This is all about two gas pipelines: 1) one controlled by the U.S. from the central asian nations through Afghanistan and Pakistanstan and 2) one to be built by Iran and Russia through Iran and Pakistan. The latter would compete with the former, so the U.S. and its allies will break up Pakistan and turn it over to warlords following their pattern in Afghanistan. It's all about money and Obama is just the latest lackey President. We've seen all the Change we're going to see. Meet the New Boss; same as the Old Boss.


Bru
Comment posted November 29, 2008 @ 9:37 am

Where he's always been – idiotland.


Christopher Flynn
Comment posted November 29, 2008 @ 9:57 am

That seems to be a perennial problem of the US…”mucking around”…


Pat Croft
Comment posted November 29, 2008 @ 11:14 am

Clearly we need to remove our troops from Afaghanistan. This is a war that should have never happened. Early on in the Bush administration the Taliban offered to send Ben Laden to a third country for trial. Instead we sent our troops in to remove the Taliban.

Because the Taliban was once in power I would doubt that they are interested in sharing power with the existing government and with Karzai. Hence negotiation is unlikely to tilt this problem to our advantage.

Adding more brigades will inflame the problem.


Fred
Comment posted November 29, 2008 @ 12:39 pm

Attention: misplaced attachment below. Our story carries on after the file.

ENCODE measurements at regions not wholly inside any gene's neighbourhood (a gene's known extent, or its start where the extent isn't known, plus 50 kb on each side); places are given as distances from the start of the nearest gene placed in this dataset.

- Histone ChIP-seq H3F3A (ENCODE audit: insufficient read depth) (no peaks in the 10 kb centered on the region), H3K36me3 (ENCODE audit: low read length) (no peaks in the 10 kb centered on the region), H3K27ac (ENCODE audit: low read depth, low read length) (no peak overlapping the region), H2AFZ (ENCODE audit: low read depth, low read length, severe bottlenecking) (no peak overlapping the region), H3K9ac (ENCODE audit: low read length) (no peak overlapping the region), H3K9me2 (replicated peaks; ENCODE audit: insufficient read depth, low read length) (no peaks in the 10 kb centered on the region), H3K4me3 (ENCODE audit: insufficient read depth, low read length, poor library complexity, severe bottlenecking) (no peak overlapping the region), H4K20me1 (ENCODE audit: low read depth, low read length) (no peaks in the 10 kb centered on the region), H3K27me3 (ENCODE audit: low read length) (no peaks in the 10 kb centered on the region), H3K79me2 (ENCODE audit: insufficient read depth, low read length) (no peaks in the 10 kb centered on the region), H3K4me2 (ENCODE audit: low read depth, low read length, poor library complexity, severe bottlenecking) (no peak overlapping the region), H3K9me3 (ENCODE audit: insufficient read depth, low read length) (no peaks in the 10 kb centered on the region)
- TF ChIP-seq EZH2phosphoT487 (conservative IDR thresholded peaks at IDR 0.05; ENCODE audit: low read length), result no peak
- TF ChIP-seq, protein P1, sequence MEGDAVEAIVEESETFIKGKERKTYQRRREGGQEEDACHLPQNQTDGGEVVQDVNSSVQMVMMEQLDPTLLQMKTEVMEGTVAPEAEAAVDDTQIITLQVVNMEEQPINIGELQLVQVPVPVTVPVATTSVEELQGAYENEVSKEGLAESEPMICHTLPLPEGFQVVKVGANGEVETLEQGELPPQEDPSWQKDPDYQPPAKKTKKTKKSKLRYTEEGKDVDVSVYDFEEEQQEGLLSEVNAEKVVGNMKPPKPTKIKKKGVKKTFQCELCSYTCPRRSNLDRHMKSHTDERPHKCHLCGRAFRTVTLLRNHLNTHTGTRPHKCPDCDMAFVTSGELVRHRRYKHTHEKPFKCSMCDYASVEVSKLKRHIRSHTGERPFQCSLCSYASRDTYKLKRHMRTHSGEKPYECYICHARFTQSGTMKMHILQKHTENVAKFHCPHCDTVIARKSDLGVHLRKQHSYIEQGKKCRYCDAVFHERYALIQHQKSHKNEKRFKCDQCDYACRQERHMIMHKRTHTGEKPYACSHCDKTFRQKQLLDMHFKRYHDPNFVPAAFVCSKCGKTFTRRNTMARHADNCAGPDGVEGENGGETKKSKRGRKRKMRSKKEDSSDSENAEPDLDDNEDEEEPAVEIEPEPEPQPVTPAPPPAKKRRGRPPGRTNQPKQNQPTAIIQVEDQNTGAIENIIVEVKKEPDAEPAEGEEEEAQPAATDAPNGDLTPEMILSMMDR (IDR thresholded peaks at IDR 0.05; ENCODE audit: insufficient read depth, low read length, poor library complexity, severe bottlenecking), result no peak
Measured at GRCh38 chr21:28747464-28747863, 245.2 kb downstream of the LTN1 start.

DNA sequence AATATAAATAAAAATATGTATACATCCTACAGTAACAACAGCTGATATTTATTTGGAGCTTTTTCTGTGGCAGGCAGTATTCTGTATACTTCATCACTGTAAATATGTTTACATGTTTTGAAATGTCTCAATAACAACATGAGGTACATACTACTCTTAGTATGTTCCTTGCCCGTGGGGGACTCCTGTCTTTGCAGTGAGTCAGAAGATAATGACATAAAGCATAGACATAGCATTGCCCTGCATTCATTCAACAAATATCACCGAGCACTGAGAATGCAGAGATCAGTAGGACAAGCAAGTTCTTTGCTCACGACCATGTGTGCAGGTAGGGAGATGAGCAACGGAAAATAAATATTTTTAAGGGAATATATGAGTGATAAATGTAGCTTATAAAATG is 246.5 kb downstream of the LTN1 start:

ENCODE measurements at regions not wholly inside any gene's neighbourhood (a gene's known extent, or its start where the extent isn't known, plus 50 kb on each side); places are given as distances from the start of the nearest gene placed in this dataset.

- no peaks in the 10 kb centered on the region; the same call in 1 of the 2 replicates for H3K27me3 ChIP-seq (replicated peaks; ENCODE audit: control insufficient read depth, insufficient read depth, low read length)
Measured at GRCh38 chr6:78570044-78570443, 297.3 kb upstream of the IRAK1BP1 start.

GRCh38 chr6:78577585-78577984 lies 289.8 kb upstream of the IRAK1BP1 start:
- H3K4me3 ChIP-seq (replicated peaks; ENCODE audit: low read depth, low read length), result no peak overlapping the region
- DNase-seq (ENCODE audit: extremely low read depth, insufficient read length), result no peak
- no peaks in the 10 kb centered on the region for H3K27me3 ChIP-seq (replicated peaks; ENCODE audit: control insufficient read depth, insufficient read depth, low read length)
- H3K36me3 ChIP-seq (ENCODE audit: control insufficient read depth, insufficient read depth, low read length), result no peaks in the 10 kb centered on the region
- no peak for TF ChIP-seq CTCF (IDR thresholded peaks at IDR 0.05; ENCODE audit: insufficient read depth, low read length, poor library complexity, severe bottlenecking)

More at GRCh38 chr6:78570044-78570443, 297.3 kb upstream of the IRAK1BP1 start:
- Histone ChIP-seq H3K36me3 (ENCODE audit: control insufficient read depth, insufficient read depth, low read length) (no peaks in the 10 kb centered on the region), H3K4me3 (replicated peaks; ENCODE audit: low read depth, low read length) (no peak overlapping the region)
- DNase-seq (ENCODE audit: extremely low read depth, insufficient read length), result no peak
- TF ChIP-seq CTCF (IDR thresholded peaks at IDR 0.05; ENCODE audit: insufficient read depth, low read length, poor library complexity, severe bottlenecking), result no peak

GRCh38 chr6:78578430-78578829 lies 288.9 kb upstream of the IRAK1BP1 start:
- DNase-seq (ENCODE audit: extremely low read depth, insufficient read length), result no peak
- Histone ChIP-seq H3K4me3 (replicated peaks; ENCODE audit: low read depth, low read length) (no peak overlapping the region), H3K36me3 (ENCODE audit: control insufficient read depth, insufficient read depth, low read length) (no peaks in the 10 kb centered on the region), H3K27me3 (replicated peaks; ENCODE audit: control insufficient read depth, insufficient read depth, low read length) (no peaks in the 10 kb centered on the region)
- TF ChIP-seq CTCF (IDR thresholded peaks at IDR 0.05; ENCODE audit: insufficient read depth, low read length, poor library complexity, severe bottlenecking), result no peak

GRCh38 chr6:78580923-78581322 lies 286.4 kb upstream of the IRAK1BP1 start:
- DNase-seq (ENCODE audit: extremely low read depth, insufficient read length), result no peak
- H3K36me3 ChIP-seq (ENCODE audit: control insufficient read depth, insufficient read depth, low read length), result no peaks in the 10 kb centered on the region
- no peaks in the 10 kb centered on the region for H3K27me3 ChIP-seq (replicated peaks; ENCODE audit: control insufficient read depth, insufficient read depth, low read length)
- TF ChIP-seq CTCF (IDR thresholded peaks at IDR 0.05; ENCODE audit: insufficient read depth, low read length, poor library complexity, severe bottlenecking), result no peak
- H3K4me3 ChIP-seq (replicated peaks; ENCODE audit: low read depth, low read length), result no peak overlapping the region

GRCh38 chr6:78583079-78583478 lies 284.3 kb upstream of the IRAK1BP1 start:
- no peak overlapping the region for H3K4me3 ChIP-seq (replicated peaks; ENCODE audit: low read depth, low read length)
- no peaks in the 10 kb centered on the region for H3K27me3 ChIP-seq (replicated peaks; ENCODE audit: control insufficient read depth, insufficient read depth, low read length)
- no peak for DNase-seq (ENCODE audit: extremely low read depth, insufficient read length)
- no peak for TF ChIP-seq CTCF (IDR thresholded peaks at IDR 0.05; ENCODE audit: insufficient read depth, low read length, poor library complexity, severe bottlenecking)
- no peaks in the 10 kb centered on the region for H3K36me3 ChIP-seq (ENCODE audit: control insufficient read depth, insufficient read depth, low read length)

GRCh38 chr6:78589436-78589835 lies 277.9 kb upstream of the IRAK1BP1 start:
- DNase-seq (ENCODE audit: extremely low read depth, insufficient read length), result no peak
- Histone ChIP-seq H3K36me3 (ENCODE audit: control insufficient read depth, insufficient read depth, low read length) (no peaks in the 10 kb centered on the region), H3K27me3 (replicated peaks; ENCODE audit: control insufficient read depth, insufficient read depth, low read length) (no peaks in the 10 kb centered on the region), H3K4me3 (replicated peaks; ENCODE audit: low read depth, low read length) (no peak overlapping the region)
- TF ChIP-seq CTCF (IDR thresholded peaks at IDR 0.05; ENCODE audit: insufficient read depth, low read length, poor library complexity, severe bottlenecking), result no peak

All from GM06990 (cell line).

The Karzai “democratically elected” government is totally corrupt, has done nothing for the country, and is despised by its citizens. The US military has called the shots in Pakistan since 1958 when it became a backer of Zia. Bhuto's husband, now Presidnet Zardan, has a long history of corruption that made him one of the richest people in the country, one still semi-feudal in nature with the big land owners in control of a population livingin virtual serfdom, and the Pak economy is rapidly going down the tubes. This article makes much of the presence of Al Qaeda, an organization that barely exists; it's – same as ever going back to the 19th century – the Pashtuns who whipped the British in the fist Anglo-Afghan war in 1848 – 16,000 Brits went into Afghanistan, one came out. For decades the US has been “involved” in both Afghanistan and Pakistan. Result – an ever worsening situation for the peoples of both nations and growing hatred of the US. Their countries, their problem. Time for us to leave or we will be mucking around in the region for endless decades to come.